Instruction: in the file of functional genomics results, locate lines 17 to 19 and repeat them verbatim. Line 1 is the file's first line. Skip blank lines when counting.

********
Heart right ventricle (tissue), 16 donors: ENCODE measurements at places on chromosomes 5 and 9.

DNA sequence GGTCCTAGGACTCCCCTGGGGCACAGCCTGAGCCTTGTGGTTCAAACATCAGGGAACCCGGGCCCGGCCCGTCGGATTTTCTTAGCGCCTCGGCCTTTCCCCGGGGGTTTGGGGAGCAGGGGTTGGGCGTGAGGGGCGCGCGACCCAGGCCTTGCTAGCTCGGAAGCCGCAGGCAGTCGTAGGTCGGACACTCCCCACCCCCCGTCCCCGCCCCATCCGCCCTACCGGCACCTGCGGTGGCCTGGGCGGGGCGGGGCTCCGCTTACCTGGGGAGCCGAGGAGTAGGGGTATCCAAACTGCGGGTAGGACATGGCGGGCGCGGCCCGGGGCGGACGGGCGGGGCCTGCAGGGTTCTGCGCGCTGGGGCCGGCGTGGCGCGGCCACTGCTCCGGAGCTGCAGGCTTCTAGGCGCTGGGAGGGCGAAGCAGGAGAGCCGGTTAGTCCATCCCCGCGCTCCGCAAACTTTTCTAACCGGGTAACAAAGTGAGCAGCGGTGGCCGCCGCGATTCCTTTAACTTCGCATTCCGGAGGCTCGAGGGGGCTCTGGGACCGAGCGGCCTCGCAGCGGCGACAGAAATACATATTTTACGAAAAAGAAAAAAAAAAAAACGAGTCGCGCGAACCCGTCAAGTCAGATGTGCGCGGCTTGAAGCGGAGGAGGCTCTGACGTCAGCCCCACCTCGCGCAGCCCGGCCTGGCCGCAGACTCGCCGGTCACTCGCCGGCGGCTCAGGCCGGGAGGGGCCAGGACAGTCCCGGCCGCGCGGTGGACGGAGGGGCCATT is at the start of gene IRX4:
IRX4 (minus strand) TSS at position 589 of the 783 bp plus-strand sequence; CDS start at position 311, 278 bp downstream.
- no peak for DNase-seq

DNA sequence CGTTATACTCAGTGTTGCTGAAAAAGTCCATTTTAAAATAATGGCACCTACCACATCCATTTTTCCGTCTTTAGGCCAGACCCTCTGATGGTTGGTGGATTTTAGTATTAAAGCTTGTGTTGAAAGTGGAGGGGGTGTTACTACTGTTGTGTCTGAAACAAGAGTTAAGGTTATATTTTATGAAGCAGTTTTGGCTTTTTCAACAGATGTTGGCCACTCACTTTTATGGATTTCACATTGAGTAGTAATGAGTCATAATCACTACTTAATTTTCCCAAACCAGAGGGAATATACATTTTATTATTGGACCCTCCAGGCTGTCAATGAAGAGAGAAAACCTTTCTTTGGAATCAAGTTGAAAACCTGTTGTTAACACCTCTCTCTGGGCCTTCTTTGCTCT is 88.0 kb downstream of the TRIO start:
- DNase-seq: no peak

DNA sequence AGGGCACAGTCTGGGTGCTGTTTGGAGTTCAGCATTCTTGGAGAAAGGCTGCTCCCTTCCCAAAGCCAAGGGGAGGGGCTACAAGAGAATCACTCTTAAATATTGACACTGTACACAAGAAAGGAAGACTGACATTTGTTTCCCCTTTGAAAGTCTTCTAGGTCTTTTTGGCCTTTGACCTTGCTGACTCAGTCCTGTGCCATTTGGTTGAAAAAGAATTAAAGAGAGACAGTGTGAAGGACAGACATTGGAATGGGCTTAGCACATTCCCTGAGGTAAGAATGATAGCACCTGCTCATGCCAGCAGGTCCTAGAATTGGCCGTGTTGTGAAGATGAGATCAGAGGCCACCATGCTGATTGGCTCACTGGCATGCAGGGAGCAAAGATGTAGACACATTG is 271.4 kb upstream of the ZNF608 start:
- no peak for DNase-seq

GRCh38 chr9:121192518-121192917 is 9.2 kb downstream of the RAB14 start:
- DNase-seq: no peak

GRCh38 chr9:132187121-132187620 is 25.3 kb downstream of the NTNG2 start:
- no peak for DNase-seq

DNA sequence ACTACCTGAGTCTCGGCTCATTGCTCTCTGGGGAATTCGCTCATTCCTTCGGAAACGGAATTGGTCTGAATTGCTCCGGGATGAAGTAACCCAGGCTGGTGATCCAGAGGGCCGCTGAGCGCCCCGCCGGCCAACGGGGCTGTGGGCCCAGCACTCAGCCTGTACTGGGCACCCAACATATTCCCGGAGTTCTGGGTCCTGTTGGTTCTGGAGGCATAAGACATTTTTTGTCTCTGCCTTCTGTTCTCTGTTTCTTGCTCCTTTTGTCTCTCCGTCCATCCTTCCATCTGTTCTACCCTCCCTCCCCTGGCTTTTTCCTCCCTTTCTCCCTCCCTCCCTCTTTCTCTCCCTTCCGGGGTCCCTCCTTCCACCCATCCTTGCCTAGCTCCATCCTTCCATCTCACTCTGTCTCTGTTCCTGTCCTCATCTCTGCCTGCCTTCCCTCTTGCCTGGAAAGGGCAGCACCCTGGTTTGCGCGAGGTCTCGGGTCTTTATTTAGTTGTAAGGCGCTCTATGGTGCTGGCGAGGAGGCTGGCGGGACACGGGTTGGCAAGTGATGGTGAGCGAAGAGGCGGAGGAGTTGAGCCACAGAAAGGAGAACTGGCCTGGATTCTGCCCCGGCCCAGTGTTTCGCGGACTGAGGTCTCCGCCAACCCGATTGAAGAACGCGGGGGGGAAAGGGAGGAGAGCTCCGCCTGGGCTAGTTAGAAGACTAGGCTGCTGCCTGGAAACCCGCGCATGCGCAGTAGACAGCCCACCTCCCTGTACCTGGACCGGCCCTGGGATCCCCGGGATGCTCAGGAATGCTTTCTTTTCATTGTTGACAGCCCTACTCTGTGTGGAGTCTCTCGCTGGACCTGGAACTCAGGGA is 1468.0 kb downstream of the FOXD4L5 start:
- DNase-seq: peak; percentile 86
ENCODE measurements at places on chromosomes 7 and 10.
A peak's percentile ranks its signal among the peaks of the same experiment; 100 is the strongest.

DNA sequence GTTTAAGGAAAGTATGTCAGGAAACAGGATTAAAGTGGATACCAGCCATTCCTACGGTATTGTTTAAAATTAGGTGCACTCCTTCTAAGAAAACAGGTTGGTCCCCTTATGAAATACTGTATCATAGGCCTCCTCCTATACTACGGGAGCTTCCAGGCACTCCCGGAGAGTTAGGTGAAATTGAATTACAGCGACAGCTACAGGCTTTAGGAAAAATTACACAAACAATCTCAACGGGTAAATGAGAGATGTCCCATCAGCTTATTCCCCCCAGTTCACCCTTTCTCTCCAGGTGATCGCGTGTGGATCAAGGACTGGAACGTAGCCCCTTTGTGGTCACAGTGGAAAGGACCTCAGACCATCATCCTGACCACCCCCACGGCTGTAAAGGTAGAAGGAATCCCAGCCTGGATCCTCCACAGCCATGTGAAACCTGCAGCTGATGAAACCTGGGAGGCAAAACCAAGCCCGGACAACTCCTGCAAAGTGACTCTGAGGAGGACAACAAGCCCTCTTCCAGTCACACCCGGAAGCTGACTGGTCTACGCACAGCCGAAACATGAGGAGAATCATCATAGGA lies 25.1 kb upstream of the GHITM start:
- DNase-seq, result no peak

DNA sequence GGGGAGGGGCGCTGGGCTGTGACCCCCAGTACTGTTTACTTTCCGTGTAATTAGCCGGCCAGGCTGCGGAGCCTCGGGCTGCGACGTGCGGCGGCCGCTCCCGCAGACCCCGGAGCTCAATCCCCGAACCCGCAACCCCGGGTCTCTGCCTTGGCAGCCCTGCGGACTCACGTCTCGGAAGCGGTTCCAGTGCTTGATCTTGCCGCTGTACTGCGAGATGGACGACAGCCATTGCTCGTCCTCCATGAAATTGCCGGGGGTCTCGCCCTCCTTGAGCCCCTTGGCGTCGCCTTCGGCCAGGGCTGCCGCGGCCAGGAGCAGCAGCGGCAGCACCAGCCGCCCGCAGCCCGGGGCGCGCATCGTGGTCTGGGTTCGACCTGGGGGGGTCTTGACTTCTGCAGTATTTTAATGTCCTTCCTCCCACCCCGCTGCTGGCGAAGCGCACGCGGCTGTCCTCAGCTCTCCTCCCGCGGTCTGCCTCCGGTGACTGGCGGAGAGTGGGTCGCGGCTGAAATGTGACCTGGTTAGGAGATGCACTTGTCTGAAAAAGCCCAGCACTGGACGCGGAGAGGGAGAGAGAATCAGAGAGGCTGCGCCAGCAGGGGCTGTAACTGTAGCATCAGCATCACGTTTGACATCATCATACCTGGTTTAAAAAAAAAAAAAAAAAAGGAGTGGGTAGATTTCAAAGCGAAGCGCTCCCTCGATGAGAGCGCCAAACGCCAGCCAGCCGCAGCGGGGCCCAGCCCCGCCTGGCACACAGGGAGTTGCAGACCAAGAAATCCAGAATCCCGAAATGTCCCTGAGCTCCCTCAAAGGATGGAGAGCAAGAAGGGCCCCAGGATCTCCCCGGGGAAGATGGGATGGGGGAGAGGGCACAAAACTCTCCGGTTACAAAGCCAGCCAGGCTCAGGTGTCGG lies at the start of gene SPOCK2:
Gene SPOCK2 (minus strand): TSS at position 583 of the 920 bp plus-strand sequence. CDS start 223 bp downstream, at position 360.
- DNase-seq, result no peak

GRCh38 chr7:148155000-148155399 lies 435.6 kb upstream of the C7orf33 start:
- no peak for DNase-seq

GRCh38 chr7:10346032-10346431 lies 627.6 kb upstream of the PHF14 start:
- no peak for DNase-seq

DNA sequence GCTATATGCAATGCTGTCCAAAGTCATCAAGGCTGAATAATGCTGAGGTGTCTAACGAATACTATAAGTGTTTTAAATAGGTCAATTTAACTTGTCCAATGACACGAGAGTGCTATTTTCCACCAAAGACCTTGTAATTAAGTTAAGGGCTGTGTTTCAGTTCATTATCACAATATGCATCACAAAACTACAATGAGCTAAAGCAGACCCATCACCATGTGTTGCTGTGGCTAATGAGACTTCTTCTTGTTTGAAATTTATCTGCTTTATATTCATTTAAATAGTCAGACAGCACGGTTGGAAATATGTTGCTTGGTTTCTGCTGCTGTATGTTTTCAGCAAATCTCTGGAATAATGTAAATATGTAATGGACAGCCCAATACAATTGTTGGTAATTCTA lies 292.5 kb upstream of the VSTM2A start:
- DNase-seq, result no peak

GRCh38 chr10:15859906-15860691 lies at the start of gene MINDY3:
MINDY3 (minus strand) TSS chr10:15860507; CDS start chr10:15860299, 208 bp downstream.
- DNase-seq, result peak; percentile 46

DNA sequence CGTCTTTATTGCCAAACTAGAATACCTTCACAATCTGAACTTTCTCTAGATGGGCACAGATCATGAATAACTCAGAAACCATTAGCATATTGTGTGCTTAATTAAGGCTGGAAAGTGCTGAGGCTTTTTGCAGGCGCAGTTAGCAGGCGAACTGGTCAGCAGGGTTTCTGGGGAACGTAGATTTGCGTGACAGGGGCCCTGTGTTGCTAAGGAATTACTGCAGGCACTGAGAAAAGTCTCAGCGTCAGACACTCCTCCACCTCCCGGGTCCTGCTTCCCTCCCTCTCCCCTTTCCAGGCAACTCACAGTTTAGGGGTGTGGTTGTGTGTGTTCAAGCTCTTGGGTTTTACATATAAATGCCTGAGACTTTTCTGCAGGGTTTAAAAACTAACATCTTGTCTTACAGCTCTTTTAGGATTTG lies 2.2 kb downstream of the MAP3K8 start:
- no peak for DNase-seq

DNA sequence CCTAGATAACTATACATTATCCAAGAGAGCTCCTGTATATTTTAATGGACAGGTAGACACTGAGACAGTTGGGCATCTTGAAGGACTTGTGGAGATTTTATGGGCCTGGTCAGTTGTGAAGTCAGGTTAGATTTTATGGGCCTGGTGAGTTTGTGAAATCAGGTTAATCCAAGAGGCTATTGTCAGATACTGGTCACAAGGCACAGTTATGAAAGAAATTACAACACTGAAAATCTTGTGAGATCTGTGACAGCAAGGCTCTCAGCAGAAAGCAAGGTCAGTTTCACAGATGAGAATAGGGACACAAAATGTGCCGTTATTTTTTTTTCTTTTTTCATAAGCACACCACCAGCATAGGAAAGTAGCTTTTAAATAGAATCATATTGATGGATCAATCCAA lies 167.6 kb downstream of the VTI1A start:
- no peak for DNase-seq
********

DNA sequence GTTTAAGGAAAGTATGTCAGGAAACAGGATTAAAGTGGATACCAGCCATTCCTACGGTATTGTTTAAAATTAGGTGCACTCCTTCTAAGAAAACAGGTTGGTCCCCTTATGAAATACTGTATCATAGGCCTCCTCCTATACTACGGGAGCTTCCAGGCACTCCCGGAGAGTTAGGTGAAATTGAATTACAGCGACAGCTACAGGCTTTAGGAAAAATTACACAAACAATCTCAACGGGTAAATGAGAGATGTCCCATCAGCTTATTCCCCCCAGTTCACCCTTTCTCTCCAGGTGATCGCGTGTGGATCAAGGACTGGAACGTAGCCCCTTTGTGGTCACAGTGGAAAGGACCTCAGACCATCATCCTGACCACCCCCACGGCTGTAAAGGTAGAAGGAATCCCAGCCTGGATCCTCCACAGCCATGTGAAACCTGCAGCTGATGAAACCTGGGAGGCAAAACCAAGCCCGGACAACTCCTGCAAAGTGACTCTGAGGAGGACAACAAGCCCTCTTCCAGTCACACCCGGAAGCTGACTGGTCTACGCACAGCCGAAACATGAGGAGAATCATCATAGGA lies 25.1 kb upstream of the GHITM start:
- DNase-seq, result no peak

DNA sequence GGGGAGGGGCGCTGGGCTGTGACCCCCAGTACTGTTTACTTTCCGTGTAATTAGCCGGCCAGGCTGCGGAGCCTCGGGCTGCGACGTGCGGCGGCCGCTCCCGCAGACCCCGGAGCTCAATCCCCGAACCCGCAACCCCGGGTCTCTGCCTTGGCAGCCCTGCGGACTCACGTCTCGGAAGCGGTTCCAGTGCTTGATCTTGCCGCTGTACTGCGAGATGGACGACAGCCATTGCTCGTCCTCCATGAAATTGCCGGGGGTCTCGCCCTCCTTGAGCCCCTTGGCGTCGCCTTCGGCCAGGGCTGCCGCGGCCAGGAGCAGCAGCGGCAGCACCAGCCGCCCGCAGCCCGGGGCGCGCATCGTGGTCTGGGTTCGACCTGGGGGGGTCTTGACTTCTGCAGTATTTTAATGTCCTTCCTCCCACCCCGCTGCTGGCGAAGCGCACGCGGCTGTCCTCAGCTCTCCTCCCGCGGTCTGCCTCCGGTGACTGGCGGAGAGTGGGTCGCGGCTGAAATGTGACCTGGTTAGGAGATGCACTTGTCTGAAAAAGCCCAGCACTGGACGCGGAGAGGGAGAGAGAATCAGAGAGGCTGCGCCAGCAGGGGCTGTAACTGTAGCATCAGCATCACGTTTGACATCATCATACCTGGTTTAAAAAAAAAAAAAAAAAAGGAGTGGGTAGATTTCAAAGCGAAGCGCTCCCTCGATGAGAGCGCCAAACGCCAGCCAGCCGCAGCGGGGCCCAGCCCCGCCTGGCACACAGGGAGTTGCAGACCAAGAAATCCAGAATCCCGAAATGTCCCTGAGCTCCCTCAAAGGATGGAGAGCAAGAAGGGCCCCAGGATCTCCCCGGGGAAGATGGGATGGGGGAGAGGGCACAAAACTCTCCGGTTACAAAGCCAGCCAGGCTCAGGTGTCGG lies at the start of gene SPOCK2: